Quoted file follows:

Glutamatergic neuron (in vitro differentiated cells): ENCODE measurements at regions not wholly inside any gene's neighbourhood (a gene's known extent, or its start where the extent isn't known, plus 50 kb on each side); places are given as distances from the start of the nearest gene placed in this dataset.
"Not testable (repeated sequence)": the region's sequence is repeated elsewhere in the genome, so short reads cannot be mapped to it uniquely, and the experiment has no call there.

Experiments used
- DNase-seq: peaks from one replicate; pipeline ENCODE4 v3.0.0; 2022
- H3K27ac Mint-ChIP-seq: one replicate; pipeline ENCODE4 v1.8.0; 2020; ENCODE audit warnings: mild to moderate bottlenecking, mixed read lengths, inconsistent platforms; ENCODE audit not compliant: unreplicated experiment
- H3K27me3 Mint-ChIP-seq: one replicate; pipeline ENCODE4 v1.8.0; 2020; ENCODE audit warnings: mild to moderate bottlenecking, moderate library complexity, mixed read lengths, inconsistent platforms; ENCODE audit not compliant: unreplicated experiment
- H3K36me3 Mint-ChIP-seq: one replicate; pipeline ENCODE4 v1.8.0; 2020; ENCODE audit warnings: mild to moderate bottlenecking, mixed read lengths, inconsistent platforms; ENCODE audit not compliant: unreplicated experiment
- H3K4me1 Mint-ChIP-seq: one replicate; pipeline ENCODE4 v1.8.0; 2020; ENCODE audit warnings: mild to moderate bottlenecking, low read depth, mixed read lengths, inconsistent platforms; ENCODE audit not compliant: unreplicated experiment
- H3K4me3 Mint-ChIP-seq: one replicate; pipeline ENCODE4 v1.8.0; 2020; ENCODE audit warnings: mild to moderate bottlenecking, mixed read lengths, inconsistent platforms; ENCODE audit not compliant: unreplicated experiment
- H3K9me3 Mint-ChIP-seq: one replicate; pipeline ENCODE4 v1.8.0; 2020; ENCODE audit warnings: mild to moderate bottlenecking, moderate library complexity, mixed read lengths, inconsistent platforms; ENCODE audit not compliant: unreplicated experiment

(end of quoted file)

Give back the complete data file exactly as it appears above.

Glutamatergic neuron (in vitro differentiated cells): ENCODE measurements at regions not wholly inside any gene's neighbourhood (a gene's known extent, or its start where the extent isn't known, plus 50 kb on each side); places are given as distances from the start of the nearest gene placed in this dataset.
"Not testable (repeated sequence)": the region's sequence is repeated elsewhere in the genome, so short reads cannot be mapped to it uniquely, and the experiment has no call there.

Experiments used
- DNase-seq: peaks from one replicate; pipeline ENCODE4 v3.0.0; 2022
- H3K27ac Mint-ChIP-seq: one replicate; pipeline ENCODE4 v1.8.0; 2020; ENCODE audit warnings: mild to moderate bottlenecking, mixed read lengths, inconsistent platforms; ENCODE audit not compliant: unreplicated experiment
- H3K27me3 Mint-ChIP-seq: one replicate; pipeline ENCODE4 v1.8.0; 2020; ENCODE audit warnings: mild to moderate bottlenecking, moderate library complexity, mixed read lengths, inconsistent platforms; ENCODE audit not compliant: unreplicated experiment
- H3K36me3 Mint-ChIP-seq: one replicate; pipeline ENCODE4 v1.8.0; 2020; ENCODE audit warnings: mild to moderate bottlenecking, mixed read lengths, inconsistent platforms; ENCODE audit not compliant: unreplicated experiment
- H3K4me1 Mint-ChIP-seq: one replicate; pipeline ENCODE4 v1.8.0; 2020; ENCODE audit warnings: mild to moderate bottlenecking, low read depth, mixed read lengths, inconsistent platforms; ENCODE audit not compliant: unreplicated experiment
- H3K4me3 Mint-ChIP-seq: one replicate; pipeline ENCODE4 v1.8.0; 2020; ENCODE audit warnings: mild to moderate bottlenecking, mixed read lengths, inconsistent platforms; ENCODE audit not compliant: unreplicated experiment
- H3K9me3 Mint-ChIP-seq: one replicate; pipeline ENCODE4 v1.8.0; 2020; ENCODE audit warnings: mild to moderate bottlenecking, moderate library complexity, mixed read lengths, inconsistent platforms; ENCODE audit not compliant: unreplicated experiment